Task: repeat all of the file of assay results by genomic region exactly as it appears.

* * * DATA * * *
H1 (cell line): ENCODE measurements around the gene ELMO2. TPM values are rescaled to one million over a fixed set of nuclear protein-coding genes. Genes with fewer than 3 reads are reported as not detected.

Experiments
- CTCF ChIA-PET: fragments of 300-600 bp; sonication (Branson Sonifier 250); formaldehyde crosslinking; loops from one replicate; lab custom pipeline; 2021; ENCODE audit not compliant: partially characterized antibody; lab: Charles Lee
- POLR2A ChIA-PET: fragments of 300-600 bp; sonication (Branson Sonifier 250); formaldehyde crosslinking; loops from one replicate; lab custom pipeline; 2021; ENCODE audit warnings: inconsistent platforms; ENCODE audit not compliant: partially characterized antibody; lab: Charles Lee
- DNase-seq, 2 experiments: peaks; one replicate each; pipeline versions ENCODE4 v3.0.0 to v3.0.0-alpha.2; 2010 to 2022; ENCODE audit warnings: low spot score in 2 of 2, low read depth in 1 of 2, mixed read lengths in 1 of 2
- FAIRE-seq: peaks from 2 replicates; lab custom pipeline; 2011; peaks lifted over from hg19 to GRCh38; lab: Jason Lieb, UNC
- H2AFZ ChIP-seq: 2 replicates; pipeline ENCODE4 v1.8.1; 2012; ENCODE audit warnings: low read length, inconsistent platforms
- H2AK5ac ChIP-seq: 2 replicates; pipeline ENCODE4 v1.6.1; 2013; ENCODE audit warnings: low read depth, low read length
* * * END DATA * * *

H1 (cell line): ENCODE measurements around the gene ELMO2. TPM values are rescaled to one million over a fixed set of nuclear protein-coding genes. Genes with fewer than 3 reads are reported as not detected.

Experiments
- CTCF ChIA-PET: fragments of 300-600 bp; sonication (Branson Sonifier 250); formaldehyde crosslinking; loops from one replicate; lab custom pipeline; 2021; ENCODE audit not compliant: partially characterized antibody; lab: Charles Lee
- POLR2A ChIA-PET: fragments of 300-600 bp; sonication (Branson Sonifier 250); formaldehyde crosslinking; loops from one replicate; lab custom pipeline; 2021; ENCODE audit warnings: inconsistent platforms; ENCODE audit not compliant: partially characterized antibody; lab: Charles Lee
- DNase-seq, 2 experiments: peaks; one replicate each; pipeline versions ENCODE4 v3.0.0 to v3.0.0-alpha.2; 2010 to 2022; ENCODE audit warnings: low spot score in 2 of 2, low read depth in 1 of 2, mixed read lengths in 1 of 2
- FAIRE-seq: peaks from 2 replicates; lab custom pipeline; 2011; peaks lifted over from hg19 to GRCh38; lab: Jason Lieb, UNC
- H2AFZ ChIP-seq: 2 replicates; pipeline ENCODE4 v1.8.1; 2012; ENCODE audit warnings: low read length, inconsistent platforms
- H2AK5ac ChIP-seq: 2 replicates; pipeline ENCODE4 v1.6.1; 2013; ENCODE audit warnings: low read depth, low read length